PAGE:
Bert Medley, a former NBC producer and online journalism pioneer, died Tuesday after battling cancer, his former NBC colleague Allison Davis told Journal-isms. He was 69.
"Ever the producer, Bert Medley has planned his funeral and his obit has been pretty much written. I’ve excerpted parts below," Davis wrote by email.
"Bert had a long and impressive career in broadcast journalism. It was cut shorter than he would've liked by cancer. You never saw his face or heard his voice. Producers don't do that. They work behind the scenes coordinating the work of on-air reporters, photographers, video editors and program writers. The stories he produced were creative, informative and memorable. He had an extraordinary eye and was an amazing story teller. And it all began in the basement of a high school friend in suburban Philadelphia. It was the late 50s-early 60s. He attended an integrated school. He told a fellow student, a white boy who was also a Seventh-day Adventist, of his interest in radio. The classmate invited him to his home and showed Bert the low power radio station in his basement. 'He had some pretty good equipment,' Bert recalled. 'There were two nice turntables and a high quality control board.'
"From there, through college days at Temple University he would end up working for NBC in Washington, DC, Cleveland, Atlanta, Tel Aviv, and eventually New York City. There were many turning points in his career as a news producer at NBC. But it was his teaming up with correspondent Bob Dotson from 1975 to 1984 that had the most impact. Their pieces were for the Today Show segment '...in Pursuit of the American Dream.'
"….. He was also a futurist. He saw early on that the future distribution tool for news was not on the television screen or in print, but would live in a much more personal space that would engage the viewer in new and innovative ways. Bert invested in a computer long before it was a household staple. He realized that this device sitting on top of a desk could engage the 'viewer' with words, pictures and sound. He recognized that this rich multi-media experience controlled and guided by the user could have a much greater impact on presenting news content than the passivity of the television screen.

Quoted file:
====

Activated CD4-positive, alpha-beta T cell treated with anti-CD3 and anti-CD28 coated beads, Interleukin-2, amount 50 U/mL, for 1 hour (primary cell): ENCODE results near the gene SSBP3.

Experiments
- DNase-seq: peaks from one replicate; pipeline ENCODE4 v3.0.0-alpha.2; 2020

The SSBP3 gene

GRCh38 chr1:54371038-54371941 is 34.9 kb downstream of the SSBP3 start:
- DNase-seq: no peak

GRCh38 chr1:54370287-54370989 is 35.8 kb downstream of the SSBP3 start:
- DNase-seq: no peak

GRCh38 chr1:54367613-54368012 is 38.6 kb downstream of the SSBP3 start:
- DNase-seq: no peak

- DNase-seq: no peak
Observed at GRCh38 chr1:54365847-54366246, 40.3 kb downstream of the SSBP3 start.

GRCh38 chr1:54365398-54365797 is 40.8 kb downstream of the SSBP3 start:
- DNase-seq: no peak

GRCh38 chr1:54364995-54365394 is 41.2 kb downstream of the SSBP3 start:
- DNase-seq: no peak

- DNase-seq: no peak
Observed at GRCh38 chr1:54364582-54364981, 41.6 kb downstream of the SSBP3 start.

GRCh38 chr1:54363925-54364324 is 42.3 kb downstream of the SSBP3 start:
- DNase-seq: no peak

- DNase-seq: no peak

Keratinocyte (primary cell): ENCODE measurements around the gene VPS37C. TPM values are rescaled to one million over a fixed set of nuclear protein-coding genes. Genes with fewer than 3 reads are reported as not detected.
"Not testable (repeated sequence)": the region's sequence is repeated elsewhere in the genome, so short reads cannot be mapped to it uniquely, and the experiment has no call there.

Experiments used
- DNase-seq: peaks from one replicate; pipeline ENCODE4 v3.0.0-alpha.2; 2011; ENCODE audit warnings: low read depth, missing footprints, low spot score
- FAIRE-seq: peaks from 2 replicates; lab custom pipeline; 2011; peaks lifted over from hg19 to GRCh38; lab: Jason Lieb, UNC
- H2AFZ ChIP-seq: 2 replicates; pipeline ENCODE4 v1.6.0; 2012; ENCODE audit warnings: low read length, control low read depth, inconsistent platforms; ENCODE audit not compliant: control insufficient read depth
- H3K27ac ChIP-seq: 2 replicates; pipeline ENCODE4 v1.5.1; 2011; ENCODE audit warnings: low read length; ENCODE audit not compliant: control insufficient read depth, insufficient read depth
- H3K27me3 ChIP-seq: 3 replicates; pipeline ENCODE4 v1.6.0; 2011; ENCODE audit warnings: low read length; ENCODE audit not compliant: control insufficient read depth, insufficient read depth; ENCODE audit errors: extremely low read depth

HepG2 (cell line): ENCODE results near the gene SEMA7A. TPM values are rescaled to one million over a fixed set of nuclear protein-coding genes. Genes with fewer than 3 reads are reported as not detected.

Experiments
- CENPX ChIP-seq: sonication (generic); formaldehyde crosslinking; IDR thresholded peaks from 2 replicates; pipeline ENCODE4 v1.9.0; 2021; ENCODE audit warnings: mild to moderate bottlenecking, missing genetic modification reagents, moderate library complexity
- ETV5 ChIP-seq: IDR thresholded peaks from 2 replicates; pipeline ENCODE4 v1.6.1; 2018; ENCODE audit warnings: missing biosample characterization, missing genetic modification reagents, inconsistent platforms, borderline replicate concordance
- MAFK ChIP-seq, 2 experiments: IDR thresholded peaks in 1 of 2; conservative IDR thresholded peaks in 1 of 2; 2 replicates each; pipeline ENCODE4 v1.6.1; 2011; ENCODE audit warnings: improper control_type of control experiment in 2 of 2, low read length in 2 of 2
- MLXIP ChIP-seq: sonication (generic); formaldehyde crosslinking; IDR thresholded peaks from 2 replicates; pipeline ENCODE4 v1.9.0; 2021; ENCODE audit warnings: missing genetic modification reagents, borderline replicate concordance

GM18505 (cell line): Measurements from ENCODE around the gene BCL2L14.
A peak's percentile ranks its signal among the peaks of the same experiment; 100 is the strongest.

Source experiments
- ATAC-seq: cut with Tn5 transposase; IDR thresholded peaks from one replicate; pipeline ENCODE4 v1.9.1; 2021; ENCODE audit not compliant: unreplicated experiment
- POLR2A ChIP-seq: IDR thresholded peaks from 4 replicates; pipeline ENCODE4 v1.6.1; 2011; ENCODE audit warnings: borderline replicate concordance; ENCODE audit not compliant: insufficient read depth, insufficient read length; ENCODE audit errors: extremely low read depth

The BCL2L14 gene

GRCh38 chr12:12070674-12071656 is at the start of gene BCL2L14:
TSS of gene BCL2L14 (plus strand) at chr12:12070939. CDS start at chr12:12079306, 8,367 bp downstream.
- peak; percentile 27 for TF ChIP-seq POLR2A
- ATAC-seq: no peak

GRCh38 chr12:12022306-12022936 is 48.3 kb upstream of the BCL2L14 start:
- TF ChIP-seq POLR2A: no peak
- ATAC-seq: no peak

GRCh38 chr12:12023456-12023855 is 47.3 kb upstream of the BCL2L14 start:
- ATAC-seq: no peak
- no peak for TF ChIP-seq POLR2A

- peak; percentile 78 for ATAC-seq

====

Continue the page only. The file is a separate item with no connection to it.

"And he was an integral part of a pioneering team at NBC News bringing original news content to the internet. Even before MSNBC.com, there was NBC [SuperNet] and it was Bert and his vision that helped to lead a small band of digital news pioneers to this new age of journalism.
"'Bert was also instrumental in bringing his television broadcast colleagues to this new frontier,' said Allison Davis, who led the SuperNet team. 'Few understood this digital realm but Bert led the network correspondents by the hand, teaching those who wanted to come aboard to 'think differently.'
"In 1995, there was no book or script. There was no model to follow. NBC was the first broadcaster to go online and arguably the first news organization to produce original journalism on the internet.
"'We made it up as we went along. Bert created content and sweet talked his way into using the servers of the parent company, General Electric, that provided the hosting, storage and distribution of our original NBC News content,' Davis said. Every Friday, Bert worked late to build an online page that chronicled the week's news. There was even a news quiz with a T-shirt prize for the user who was first to answer the questions correctly. It wasn't long before NBC [SuperNet] was absorbed by the partnership between NBC News and Microsoft. Bert was tapped to help direct news coverage at MSNBC.com; his last position at NBC News but certainly not his last job in the digital world.
"His work at NBC was recognized with awards from The Associated Press, Women in Communications, the Catholic Academy and the Epilepsy Foundation of America."
- Chris Ariens, TVNewser: NBC News Digital Pioneer Bert Medley Has Died